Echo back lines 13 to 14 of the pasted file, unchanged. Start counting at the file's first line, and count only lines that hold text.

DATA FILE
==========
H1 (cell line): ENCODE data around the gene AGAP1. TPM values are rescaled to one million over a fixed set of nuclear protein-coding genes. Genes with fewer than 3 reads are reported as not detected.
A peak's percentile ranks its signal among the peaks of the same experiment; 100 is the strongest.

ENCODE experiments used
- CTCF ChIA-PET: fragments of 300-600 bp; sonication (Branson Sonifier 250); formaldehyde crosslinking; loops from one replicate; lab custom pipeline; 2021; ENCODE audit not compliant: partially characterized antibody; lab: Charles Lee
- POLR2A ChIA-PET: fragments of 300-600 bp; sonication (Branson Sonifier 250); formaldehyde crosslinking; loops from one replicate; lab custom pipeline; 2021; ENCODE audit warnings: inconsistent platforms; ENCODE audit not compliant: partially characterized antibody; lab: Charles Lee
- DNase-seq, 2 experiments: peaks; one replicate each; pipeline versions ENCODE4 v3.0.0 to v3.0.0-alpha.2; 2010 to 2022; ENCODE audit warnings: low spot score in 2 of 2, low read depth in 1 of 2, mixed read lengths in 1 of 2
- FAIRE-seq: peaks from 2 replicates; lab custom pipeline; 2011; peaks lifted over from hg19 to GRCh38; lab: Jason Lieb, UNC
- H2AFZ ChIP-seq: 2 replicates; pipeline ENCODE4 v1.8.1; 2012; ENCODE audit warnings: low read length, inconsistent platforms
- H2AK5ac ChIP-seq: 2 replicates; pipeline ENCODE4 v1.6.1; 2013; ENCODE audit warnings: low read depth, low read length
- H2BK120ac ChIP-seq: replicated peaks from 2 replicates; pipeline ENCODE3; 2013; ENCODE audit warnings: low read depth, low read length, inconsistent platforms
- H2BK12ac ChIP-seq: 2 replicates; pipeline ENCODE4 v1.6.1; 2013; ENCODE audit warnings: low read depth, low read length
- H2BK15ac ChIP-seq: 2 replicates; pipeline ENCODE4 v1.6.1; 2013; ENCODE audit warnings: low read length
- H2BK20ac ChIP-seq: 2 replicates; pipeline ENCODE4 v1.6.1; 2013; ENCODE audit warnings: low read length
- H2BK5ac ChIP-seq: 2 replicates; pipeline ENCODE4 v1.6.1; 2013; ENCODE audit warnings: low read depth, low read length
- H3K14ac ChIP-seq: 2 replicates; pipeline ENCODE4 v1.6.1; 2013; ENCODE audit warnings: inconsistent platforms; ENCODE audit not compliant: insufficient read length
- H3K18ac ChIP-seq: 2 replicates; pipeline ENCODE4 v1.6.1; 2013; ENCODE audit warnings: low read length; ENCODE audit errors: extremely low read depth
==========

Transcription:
- H2BK20ac ChIP-seq: 2 replicates; pipeline ENCODE4 v1.6.1; 2013; ENCODE audit warnings: low read length
- H2BK5ac ChIP-seq: 2 replicates; pipeline ENCODE4 v1.6.1; 2013; ENCODE audit warnings: low read depth, low read length